By Medicine Hat News Opinion on October 24, 2020.
You know it’s a big news day when the premier is isolating because one of his cabinet ministers has COVID and the story ends up on page 5.
But, such is the life of a layout editor living in present-day Alberta – you don’t know what each day will bring, you just know it’ll be bananas. And when the premier’s plan is to simply ride this virus’s second wave, it’d honestly be a bigger story if no one in his caucus ever caught it.
So you can understand our reluctance to redo the front page when we heard that Municipal Affairs Minister Tracy Allard tested positive and Premier Jason Kenney was heading to the basement to be alone for a while. Especially when the news surfaces on the same day that leaked information regarding both medication and school curriculum sheds further scathing light on the kind of Alberta the United Conservatives are seeking.
And in a province where we’ll pay for health care and teach scripture to children, I can only assume the Alberta our government seeks is 1950s Oklahoma.
As revealed in the News this week, Alberta Health Services has been planning to save a cool $2.3 million by making certain hospital and clinical out patients fund their own medication. And while AHS says it would only include “non-urgent” medications, the definition is left to interpretation and there is already indication the move would affect Crohn’s, cancer, palliative and LTC patients.
I’m not a doctor, but if you’re in a life-long battle with your digestive tract, or facing possible or imminent death, maybe we shouldn’t split hairs over 0.01 per cent of the $20.6-billion health-care budget. Honestly, of the list of affected patients, the ones with diarrhea for life have it the easiest. Are we seriously suggesting that any medication they require could ever be “non-urgent”?
This is where I would really love to say that this is the dumbest thing I’ve ever heard, but unfortunately this is 2020 Alberta and so it wasn’t even the dumbest thing we heard Wednesday.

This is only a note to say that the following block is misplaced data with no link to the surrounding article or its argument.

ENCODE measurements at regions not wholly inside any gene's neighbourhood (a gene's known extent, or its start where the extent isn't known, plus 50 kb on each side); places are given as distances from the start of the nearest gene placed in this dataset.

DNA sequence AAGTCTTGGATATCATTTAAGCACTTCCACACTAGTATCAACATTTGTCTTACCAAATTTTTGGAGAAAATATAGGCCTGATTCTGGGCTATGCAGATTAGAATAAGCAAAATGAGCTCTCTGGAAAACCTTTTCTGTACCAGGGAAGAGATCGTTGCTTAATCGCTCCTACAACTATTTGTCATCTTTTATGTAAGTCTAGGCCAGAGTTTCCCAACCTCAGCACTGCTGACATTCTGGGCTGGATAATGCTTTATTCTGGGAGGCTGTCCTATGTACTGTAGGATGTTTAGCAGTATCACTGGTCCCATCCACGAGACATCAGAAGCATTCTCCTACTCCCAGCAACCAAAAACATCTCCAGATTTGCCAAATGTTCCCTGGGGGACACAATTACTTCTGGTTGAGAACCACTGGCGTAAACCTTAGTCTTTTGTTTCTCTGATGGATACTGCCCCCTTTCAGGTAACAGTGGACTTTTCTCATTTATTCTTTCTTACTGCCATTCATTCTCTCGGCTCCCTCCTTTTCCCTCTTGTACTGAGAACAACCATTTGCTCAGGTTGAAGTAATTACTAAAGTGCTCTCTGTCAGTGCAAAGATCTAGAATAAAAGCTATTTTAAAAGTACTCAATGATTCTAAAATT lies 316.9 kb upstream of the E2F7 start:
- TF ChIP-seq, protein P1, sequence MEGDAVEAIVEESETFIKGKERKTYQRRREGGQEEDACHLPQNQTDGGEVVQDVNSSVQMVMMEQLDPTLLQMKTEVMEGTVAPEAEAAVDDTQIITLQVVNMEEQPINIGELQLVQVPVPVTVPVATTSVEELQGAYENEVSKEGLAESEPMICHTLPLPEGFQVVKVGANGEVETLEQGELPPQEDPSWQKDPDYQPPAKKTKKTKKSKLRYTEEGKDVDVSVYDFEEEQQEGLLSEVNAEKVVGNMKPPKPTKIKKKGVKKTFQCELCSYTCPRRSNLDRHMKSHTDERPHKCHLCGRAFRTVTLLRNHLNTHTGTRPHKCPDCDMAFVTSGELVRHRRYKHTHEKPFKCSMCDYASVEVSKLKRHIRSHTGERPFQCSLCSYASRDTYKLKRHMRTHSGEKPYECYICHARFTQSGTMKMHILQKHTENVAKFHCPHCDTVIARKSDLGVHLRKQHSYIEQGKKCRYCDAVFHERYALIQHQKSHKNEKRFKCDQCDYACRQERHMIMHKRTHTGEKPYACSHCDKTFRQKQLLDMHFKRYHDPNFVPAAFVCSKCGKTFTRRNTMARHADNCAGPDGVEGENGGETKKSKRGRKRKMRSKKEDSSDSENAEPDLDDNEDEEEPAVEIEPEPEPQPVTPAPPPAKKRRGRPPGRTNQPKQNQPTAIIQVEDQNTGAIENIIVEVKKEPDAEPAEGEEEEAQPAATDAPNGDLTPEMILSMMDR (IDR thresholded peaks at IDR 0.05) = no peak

That honour, of course, goes to the UCP’s handpicked panel of school curriculum advisers, whose advice for shaping the way we teach children from Kindergarten to Grade 4 borders on the insane. The least ridiculous ideas include teaching feudalism, Chinese dynasties and Homer’s Odyssey in Grades 2 and 3, or teaching Claude Monet and Pablo Picasso to kids in Grade 1.
Some of the more entirely awful ideas, however, include omitting any teaching about residential schools until Grade 9, removing all talk about “equity” – the one about fair treatment, not the one about owning stuff – and teaching public students creationist scripture as poetry.
Obviously, critiques came fast and plentiful, but since certain columnists in Alberta seem to cite only those they can tie to the NDP, I’ll just focus on the gentleman from Indiana University Bloomington who told longtime reporter Janet French that implementing these ideas would make the province a “laughingstock.”
“It just showed no familiarity with how children think and learn,” said Keith Barton, a professor and specialist in social studies curriculum. “And it certainly showed no familiarity with the past 30 or 40 years of research theorizing about what history and social studies education should look like.”
He went on to describe the overall list of recommendations as “utter nonsense.”
Education experts like Barton are saying this new curriculum would be regressive, racist and flown in the face of all supported research. Um, no kidding.
To her credit, Education Minister Adriana LaGrange says residential schools will be taught somewhere in K-6, and said that the panel’s recommendations were simply advice. A day earlier her press secretary, Colin Aitchison, reflected a similar stance when he pointed out that the panel makes no final decisions and that the government was under no obligation to adopt any of it.
But how, exactly, does that absolve the UCP from responsibility? As stated above, the panel was hand picked for this task, and when its members were widely criticized, everyone from Aitchison to LaGrange to Kenney touted the expertise of each member. You don’t get to do that and then distance yourselves when the panel does exactly what critics told you it would.
Maybe that’s my point this week. No matter what the issue is, and no matter how deeply responsible the UCP is, it will consistently attempt to remove itself from fault of any kind.
“Who? Us? Noooo… of course not.”
We didn’t cost jobs. That was Ottawa and COVID.
We didn’t close Medicine Hat’s maternity clinic. That was AHS and Primary Care.
We didn’t suggest teaching kids this crap. That was the advisory panel.
Meanwhile, everyone with the Internet knows tens of thousands of jobs have been axed by the UCP (930 more this week), the government determines the budgets for health-care providers, and panels are the only tangible thing they’ve “created” in 18 months.
The world is vocally leaving Alberta behind and our government’s strategy always revolves around fighting, hiding or shifting blame. A PC premier once told Albertans to “look in the mirror” and became the first in his party to lose an election in 44 years.
The UCP points the mirror in every direction but its own. If these folks refuse to ever flip it around, maybe we should just show them the door.
Scott Schmidt is the layout editor for the Medicine Hat News. Contact him by email at firstname.lastname@example.org